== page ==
Film
“The Dark Knight Rises” Is Spectacular
By LaDale Anderson
Jul 18, 2012 - 4:39:34 PM

HOLLYWOOD—“The Dark Knight Rises” was the one movie that was a must-see on my list.  After the crowd-pleasing and stunning “The Dark Knight” it seemed almost impossible for a sequel to top its predecessor.  With a phenomenal performance by Heath Ledger as The Joker, and such a captivating story, it would be difficult to capitalize on that right?  Director Christopher Nolan takes the audience on another journey and its one that will have audiences glued to there seat for nearly 3 hours.  “Rises” does clock in at around 2 hours and 45 minutes to be exact, but it’s worth every single minute. 

 

What I’ve always found fascinating about Nolan as a director is that all of his films have a common theme: redemption.  “The Dark Knight” touched on that aspect of corruption and humanity taking a stand; even the nicest person can be corrupted with the right push, hence Harvey Dent.  “Rises” tackles the issue of economic inequality, terrorism and destruction to speak.  Bruce Wayne (Christian Bale) is a billionaire; he’s not just wealthy, but very wealthy.  His wealth gives him the opportunity to suit up as Batman and have incredible toys at his disposal. 

 
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Bane (Tom Hardy) and Batman (Christian Bale) go toe-to-toe in the battle for Gotham City.

 

The movie takes place eight years after the events of “The Dark Knight.”  It’s quite a space gap, but Nolan works that angle very well as a storyteller.  Batman has quietly disappeared from Gotham after being labeled public enemy #1 for taking credit for the crimes that Harvey Dent committed.  Bruce Wayne and his alter Batman are prime symbols of what Gotham should be; but he’s burnt out.   Mentally and physically, Batman has taken a beaten in the recent years and it’s obvious in this chapter.

 

His primary nemesis is the brute force beast known as Bane (Tom Hardy); he’s a polar opposite compared to The Joker; he’s physically intimidating, but not mentally unstable.  However, he is a real threat to Gotham and he means business.  The primary gripe I have with his character is it’s difficult to understand what he’s saying at times.  Without a doubt he is indeed Batman’s most difficult foe on a physical level.   He brings the citizens and the city of Gotham to its knees and as a spectator it becomes a realization that Batman must rise, but at what cost? 

 

There is lots of speculation of whether the picture is politically driven and to a degree I would say no.  However, political sub-texts do appear throughout.  Civility is a big issue prevalent in the picture.  As Americans, we’re sometimes so engulfed in our own personal lives we fail to see what is surrounding us even if it’s thrown into our face.  The movie addresses that spectacle as the city of Gotham falls.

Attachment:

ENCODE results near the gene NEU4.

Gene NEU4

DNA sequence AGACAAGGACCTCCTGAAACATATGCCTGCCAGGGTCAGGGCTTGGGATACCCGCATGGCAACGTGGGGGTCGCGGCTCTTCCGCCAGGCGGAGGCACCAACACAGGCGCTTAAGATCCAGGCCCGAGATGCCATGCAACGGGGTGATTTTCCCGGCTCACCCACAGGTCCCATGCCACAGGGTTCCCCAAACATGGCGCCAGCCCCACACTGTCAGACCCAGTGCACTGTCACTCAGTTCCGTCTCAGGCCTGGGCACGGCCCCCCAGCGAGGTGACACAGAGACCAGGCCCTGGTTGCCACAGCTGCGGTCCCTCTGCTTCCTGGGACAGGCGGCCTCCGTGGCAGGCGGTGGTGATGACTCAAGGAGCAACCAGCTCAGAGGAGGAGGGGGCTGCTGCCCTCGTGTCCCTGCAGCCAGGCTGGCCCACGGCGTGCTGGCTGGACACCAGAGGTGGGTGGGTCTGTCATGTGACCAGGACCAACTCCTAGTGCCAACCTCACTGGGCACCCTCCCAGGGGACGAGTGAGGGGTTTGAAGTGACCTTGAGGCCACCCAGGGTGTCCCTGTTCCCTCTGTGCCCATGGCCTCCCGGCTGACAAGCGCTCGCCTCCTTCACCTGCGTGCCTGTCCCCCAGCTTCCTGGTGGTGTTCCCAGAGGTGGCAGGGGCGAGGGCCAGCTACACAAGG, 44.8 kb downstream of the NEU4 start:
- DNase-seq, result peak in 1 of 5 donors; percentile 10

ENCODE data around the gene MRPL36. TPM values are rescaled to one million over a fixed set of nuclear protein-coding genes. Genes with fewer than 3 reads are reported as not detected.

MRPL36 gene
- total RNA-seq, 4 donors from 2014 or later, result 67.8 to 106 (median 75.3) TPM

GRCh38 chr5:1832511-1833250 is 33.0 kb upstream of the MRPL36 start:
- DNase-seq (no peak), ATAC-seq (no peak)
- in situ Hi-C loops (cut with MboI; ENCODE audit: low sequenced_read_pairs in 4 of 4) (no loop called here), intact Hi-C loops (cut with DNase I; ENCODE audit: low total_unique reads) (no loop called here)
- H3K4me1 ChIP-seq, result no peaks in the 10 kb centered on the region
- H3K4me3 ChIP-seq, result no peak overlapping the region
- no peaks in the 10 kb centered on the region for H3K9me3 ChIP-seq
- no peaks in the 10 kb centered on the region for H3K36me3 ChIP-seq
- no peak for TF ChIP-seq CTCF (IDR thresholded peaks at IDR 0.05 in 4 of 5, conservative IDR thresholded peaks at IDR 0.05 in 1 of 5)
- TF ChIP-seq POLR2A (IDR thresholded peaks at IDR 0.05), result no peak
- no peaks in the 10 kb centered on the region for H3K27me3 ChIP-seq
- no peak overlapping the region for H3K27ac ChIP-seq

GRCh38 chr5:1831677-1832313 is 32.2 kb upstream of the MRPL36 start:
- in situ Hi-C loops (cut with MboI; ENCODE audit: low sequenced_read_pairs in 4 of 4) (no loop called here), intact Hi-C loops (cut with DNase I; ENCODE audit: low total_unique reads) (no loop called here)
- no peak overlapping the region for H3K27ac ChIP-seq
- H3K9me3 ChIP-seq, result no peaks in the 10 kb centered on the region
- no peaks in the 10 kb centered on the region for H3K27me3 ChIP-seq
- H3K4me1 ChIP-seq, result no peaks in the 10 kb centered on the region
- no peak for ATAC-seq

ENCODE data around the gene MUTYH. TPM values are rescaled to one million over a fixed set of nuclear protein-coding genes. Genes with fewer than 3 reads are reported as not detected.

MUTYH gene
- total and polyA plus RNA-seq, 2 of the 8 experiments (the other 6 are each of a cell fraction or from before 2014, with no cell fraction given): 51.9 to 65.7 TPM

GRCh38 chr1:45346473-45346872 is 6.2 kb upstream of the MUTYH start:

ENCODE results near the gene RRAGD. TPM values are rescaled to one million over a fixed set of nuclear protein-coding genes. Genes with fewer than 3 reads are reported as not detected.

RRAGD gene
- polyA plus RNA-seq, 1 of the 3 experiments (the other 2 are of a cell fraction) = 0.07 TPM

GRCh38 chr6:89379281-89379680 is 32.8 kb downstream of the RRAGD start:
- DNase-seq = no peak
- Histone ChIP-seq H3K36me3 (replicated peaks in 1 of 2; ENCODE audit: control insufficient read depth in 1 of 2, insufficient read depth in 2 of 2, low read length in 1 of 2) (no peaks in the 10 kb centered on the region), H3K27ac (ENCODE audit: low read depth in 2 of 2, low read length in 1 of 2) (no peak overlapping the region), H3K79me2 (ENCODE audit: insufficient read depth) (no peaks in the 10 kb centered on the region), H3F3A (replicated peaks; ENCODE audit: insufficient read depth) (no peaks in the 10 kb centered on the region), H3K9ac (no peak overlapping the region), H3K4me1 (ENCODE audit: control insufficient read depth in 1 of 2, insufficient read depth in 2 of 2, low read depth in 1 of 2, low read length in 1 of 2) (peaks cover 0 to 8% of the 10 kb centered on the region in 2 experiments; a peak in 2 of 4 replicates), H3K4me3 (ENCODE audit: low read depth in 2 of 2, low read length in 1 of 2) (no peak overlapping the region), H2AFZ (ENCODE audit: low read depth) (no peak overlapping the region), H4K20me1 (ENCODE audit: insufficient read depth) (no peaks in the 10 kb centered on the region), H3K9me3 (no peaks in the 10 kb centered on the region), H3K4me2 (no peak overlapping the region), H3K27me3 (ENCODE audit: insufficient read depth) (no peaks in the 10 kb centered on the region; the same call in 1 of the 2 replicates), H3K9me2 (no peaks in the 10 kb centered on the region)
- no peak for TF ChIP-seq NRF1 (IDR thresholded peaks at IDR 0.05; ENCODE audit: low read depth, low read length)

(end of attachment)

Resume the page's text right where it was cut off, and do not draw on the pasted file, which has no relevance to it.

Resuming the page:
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Selina Kyle (Anne Hathaway) in "The Dark Knight Rises."

 

With the current state of the economy in 2012, one would only suspect that no sort of anarchy would be ignited from “Rises,” but it definitely sheds light on the inequality between the uber-rich and poor; hence the introduction to Selina Kyle (Anne Hathaway).  Hathaway brings feistiness to this femme fatale.  She’s a cat burglar out for riches and very self-absorbed, but audiences will root for her.  While she’s never referred as the feline Catwoman in the picture, it’s very obvious through her mannerisms and outfit who she symbolizes.

 

Other returning players include Batman’s gadget guy, Lucius Fox (Morgan Freeman), Commissioner Gordon (Gary Oldman) and his loyal butler, Alfred (Michael Caine).  Caine brings so much wisdom to the movie as well honesty to Bruce Wayne; you may not want to hear what he has to say, but his perspective is head on most of the time.  New players in the installment include “Inception” star Marion Cotillard as Miranda Tate, a wealthy Wayne Enterprises board member who becomes a love interest for Mr. Wayne.  Fans of the comic book know just how important Tate is to the franchise, but her character is slightly underdeveloped in this entry; which is a bummer.  Joseph Gordon-Levitt portrays rookie cop John Blake who brings an iconic symbol of hope to fighting Batman’s cause.  

 

Nolan who co-wrote the movie alongside his brother continues to further the conversation piece between good and evil; the irony is there is good in everyone, but there’s also evil in us as well.  It’s just a question of what does it take to cause that evil or heroism to emerge.  As The Joker stated in “The Dark Knight” when things get dire people reveal their true selves. 

 
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Batman (Christian Bale) takes aim at criminals.

 

“Rises” delivers some incredible, eye-popping visuals and action sequences that place any other comic book movie before it to shame.  From that jaw-dropping opening involving a plane, to the stunning conclusion to this trilogy that will have audiences in debate for weeks, months, perhaps years to come, Nolan has placed the finishing touches on a successful trilogy with each chapter being an evolution in character development, complex themes and a reflection of humanity.

 

“The Dark Knight Rises” is not simply a fitting conclusion to the Batman saga, its concluding a legacy for a symbol of a hero.  Crime can be fought, but we can’t expect one person to do it alone.  Sacrifices have to be made; lives will be lost, but heroes will also be born.  I can only hope audiences realize the message that “Rises” is sending; we all have moral standards that we must uphold no matter how difficult or frustrating it may be to enact them.



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